Americans shorted by first coronavirus stimulus check may be getting the $500 payment they’re owed THIS MONTH


AMERICANS whose initial coronavirus stimulus checks were lighter than they were supposed to be may soon see a $500 check to make up for it.

Parents and guardians of children under 17 who should have received at least $500 in addition to the $1,200 allotted to most adults under the CARES Act, may see a check or direct deposit statement this month with the extra cash.

The CARES Act, which blazed through Congress in late March, called for stimulus payments of $1,200 for single adults, $2,400 for married couples filing jointly, and $500 for taxpayers with children under 17.

But many of those larger families counting on much-needed relief ending up being excluded from the $500 payments even if they qualified.

Now Congress is playing catch-up, specifically for those who used the IRS non-filer tool before May 17.

The tool is used by the IRS to help Americans who do not typically file tax returns, often because they receive federal benefits. Parents could now submit information to ensure their children are included in their checks.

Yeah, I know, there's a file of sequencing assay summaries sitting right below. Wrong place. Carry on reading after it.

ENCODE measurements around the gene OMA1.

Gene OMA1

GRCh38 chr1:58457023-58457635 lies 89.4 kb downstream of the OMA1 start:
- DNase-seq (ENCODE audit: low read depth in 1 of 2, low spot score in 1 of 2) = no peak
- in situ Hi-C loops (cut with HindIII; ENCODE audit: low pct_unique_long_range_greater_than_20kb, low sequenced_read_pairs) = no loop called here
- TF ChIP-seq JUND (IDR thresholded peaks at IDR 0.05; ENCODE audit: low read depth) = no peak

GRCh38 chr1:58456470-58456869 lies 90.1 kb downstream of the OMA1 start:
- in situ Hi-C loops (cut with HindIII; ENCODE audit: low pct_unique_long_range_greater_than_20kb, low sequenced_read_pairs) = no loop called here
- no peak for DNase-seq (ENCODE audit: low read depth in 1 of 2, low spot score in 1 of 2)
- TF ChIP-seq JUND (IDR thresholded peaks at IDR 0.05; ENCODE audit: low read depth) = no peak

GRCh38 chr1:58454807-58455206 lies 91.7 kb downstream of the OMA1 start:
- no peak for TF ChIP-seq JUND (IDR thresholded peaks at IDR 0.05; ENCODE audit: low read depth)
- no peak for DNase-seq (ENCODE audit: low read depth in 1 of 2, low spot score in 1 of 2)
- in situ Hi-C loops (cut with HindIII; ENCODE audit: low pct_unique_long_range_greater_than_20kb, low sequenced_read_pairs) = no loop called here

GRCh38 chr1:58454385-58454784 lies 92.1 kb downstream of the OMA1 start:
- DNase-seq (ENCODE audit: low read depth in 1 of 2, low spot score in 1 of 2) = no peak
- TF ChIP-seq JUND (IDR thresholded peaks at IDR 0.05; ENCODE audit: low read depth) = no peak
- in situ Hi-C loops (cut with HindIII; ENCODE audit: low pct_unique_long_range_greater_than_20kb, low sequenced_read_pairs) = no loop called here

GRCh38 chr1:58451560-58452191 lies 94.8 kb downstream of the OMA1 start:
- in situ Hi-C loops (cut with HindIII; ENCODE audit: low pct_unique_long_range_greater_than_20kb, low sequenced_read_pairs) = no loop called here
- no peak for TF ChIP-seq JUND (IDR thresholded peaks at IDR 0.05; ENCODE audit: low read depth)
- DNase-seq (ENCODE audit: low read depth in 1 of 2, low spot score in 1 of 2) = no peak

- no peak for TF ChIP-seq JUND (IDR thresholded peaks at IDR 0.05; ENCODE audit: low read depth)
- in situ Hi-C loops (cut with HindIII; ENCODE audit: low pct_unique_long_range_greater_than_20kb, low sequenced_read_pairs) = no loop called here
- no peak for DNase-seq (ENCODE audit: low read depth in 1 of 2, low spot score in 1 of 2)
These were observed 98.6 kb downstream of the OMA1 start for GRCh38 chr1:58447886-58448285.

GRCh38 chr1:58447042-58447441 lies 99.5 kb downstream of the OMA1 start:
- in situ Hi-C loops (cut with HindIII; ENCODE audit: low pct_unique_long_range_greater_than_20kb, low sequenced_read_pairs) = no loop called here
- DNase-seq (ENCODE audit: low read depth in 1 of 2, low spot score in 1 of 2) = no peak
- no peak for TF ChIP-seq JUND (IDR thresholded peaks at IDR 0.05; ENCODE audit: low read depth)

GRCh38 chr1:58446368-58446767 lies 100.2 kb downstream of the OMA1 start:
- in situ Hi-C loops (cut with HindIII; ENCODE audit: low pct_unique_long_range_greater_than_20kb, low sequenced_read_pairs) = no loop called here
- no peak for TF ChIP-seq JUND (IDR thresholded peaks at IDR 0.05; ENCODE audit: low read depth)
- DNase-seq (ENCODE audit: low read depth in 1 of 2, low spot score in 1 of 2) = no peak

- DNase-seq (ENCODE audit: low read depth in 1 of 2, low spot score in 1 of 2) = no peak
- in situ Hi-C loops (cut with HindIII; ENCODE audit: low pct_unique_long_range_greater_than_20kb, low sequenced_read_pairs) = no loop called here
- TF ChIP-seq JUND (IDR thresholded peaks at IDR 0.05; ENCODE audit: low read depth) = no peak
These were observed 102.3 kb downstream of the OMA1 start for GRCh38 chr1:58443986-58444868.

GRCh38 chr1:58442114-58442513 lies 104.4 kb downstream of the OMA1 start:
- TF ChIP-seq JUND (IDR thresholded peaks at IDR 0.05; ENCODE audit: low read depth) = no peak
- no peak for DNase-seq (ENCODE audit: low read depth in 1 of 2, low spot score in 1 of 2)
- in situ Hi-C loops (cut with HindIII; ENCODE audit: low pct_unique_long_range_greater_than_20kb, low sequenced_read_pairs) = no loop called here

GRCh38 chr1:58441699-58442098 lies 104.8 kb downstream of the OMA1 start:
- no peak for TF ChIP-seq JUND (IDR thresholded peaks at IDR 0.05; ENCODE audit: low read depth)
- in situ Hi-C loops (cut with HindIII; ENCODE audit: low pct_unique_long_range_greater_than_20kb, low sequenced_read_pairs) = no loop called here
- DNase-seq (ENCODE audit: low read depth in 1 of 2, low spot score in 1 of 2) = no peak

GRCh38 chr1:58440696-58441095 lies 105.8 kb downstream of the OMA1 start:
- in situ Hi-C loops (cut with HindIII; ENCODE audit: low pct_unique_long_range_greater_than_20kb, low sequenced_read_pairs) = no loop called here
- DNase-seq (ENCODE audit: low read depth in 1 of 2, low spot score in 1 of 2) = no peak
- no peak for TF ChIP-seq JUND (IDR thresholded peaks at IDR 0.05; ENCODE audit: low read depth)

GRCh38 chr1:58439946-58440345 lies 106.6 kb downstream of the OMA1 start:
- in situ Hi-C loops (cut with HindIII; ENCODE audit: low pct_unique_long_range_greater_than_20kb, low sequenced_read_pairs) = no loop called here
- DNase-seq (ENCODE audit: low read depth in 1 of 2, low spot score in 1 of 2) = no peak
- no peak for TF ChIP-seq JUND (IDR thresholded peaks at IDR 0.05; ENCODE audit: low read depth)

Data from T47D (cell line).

And Congress has been making good on the payments–it began sending direct deposits of $500 on Aug. 5 to families and, on August 7, it began sending checks in the mail.

Congress tells families these checks will arrive the same way as their original stimulus check, so direct deposit if you had the original check by direct deposit, and mail if the first stimulus was delivered by the post office.

Those who used the non-filer tool after May 17 should have received stimulus checks already with the $500 children payments included.



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